Louisville Medicine Volume 62, Issue 8 | Page 20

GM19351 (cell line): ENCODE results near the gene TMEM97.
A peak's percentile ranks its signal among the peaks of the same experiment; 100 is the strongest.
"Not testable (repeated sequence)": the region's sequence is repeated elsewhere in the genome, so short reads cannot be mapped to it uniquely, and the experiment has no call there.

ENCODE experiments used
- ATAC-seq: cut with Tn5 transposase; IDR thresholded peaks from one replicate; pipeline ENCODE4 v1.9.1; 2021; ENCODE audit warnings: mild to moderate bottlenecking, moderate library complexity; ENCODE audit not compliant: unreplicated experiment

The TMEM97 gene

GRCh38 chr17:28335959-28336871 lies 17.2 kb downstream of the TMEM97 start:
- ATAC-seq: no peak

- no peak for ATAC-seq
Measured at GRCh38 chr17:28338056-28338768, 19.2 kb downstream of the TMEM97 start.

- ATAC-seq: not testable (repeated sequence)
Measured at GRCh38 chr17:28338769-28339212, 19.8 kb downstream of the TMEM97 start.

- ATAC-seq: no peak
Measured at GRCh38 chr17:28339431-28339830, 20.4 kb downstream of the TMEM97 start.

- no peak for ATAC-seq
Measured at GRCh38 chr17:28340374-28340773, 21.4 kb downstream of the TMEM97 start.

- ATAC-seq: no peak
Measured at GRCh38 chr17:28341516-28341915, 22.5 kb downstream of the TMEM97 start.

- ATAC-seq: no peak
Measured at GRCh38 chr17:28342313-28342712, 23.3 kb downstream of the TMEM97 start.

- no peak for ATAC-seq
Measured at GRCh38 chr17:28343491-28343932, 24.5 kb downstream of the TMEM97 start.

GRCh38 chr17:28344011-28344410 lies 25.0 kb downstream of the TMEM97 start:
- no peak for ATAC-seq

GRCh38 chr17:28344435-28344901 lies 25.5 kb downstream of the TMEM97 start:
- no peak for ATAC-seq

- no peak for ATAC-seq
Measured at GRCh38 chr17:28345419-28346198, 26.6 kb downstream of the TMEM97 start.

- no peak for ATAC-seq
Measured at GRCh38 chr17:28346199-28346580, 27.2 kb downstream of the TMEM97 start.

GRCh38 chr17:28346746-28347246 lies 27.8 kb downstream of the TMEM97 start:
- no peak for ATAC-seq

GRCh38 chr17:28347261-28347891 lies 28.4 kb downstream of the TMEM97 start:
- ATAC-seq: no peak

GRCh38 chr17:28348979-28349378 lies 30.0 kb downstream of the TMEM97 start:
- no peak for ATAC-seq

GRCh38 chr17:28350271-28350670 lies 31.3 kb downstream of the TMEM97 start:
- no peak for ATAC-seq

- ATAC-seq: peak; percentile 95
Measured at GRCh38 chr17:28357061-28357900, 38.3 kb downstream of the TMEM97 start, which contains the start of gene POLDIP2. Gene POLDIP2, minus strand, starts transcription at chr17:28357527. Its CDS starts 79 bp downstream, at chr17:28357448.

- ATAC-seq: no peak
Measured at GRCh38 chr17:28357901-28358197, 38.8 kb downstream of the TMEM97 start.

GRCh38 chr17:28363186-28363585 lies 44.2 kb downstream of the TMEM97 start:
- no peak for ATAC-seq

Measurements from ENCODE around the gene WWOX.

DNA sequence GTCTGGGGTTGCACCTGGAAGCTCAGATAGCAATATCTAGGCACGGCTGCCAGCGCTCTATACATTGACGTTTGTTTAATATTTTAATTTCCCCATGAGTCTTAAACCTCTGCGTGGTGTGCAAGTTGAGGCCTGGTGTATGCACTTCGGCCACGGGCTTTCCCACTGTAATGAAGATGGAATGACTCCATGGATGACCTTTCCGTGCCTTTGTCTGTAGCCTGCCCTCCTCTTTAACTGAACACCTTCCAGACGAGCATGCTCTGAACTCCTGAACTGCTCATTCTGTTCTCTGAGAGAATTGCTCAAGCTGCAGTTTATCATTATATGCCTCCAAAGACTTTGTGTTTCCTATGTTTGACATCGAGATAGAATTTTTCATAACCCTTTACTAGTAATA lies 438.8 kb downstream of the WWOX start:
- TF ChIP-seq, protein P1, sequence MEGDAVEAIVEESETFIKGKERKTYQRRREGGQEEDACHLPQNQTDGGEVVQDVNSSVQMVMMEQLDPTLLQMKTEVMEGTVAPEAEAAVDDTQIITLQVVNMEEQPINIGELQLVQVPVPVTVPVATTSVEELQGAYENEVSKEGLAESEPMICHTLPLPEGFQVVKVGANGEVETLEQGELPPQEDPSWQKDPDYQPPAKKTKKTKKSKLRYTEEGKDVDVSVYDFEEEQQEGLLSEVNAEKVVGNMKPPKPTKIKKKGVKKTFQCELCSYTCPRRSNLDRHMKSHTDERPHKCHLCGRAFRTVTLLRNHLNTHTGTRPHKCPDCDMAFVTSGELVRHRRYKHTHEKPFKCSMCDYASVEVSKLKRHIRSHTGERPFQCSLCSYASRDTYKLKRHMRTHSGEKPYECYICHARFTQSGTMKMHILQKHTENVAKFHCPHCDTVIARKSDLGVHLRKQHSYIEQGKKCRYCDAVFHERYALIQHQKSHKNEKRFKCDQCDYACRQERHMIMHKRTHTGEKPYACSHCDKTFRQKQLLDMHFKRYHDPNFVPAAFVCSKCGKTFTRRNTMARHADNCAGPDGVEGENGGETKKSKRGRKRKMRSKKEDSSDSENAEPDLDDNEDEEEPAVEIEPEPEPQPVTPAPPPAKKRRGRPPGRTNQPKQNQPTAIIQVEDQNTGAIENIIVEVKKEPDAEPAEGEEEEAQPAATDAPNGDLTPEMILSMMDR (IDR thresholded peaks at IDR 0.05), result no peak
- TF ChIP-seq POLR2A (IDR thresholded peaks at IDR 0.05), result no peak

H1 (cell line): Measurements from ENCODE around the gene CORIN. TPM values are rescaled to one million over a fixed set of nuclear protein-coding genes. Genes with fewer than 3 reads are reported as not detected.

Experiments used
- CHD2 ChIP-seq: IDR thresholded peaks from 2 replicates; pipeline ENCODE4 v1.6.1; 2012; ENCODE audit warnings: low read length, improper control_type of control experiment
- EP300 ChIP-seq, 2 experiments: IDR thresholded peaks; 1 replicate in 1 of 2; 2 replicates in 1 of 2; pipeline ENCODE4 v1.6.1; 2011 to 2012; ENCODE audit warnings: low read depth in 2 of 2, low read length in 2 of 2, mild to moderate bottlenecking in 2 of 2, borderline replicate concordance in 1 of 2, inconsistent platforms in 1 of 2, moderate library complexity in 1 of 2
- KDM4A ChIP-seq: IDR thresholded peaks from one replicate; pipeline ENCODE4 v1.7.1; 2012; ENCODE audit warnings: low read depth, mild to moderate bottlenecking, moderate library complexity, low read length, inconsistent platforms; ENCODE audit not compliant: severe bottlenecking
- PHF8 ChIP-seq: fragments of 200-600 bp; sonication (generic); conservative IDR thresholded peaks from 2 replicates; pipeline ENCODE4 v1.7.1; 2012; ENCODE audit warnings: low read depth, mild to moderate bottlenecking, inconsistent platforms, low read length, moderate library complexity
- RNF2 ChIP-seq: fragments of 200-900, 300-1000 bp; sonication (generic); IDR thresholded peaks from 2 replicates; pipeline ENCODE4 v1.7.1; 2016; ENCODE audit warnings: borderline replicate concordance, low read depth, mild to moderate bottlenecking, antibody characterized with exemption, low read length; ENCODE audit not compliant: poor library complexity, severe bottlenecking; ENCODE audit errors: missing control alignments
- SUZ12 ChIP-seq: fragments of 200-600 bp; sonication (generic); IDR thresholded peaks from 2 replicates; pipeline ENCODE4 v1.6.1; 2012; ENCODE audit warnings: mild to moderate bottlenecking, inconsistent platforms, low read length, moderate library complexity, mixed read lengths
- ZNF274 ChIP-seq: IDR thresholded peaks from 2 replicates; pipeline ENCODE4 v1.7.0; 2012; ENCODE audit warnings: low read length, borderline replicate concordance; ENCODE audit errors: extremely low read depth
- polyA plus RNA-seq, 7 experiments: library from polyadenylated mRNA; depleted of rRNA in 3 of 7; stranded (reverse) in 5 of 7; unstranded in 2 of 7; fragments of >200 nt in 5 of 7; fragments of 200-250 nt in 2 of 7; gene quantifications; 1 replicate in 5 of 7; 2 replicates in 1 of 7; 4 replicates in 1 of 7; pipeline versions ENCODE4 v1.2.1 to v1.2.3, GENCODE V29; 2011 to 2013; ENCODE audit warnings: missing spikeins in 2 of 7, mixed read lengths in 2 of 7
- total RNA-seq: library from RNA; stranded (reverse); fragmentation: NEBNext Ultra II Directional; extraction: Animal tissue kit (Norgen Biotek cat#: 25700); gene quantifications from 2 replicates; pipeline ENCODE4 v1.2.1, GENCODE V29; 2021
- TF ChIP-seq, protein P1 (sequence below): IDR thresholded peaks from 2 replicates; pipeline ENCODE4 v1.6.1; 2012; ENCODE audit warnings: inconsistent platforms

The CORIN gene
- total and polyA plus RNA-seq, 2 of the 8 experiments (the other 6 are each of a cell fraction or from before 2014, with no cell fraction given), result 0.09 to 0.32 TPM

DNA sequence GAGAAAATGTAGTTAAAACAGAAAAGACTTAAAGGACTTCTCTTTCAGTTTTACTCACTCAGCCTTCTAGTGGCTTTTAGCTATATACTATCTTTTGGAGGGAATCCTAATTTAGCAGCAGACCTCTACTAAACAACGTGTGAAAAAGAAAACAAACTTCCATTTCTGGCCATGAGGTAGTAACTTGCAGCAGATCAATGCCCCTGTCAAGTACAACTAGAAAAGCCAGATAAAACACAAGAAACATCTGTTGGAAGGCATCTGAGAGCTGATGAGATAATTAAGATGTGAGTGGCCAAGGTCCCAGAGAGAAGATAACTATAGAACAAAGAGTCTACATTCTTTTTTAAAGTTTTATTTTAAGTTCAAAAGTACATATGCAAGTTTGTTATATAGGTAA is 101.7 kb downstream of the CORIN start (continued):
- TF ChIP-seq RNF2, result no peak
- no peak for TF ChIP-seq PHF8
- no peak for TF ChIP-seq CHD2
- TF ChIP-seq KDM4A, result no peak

WEARING THE WHITE COAT: REFLECTIONS Scott C. Williamson, Ph.D. Scott Williamson, PhD (Professor at Louisville Presbyterian Theological Seminary) referring to Dr. Tina Yuan: “The empathy, the care, the ability to connect with patients in a minute, I don’t know how Dr. Yuan does that,” said Scott Williamson, PhD. “Whatever the forces are that take Tina away from patients are evil!” I met Dr. Tina Yuan at her Prospect, KY office on October 28th, 2014. Wearing my pressed white coat, confidentiality agreement tucked away in a pocket, I arrived promptly at 9:30 a.m. to shadow Dr. Yuan. She welcomed me graciously. We briefly exchanged the customary biographical sketches, leading up to the purpose for the shadowing experience that brought us together on a rainy Tuesday morning. And then we experienced a problem. Tina had not done this shadowing thing before and wasn’t sure what she was supposed to teach me. I had not done this shadowing thing before either and had no clue what I was supposed to learn. We had no objectives, no learning goals, no questions to answer, and no expectations beyond sharing time and space as Dr. Yuan cared for her patients. Now fast-forward to the Wear the White Coat debriefing dinner on the evening of November 5th. After a sumptuous dinner, Dr. Bruce Scott, President of the Greater Louisville Medical Society, invited reflections from those of us who wore the white coat for a day. Not knowing exactly what I needed to say but needing to say it with some urgency, I raised my hand. I intended to say how very good Dr. Yuan was with her patients. I intended to say that she met with seven patients in a 2-hour time period, a 30 percent reduction in her usual pace, because she didn’t want to overwhelm me. I intended to say that I have no idea how she created such a warm rapport with patients, and monitored their health, and maintained her sanity, in ten-to-twelve minute appointments that proceeded relentlessly. I intended to say that she did not schedule any appointments that afternoon because she needed to catch up on paperwork. I don’t remember how many of these things I actually said because I needed 18 LOUISVILLE MEDICINE to say something else. And then the words came to me, “Whatever bureaucratic forces take Dr. Yuan away from her patients are evil!” (This is a serious charge from an ethics professor.) The story here is: what happened to me on October 24th that made it so important for me to say that? What did Dr. Yuan do that morning that held such significance for me? She didn’t do much in one sense. She did not perform neurological surgery, resuscitate anyone back from flat-line, or deliver a premature baby. But in a different sense, by doing what she does every day as an internal medicine specialist, Dr. Yuan upholds a standard of patient care that is the bedrock of her profession, a standard of care that is increasingly undermined by a complex health care system that is difficult to understand. But Dr. Yuan endures. And she sees new patients. And she wears the white coat, though she does so less often these days because she has to schedule any number of hour-long appointments to complete paperwork, and care for bureaucratic mandates ancillary to the health of her patients. It will come as no surprise that Dr. Yuan’s patients were not content to let me remain a shadow. Patient #6 in particular needed to tell me a story. The patient did not know who I was or what I was really doing at her appointment. But she consented to my presence in that private space, looked in my eyes, and told me that she would have died were it not for Dr. Yuan. Tina looked down. On my drive home, I found that I needed to say something. Note: Robert H. Walkup is a Professor of Theological Ethics at the Louisville Presbyterian Theological Seminary.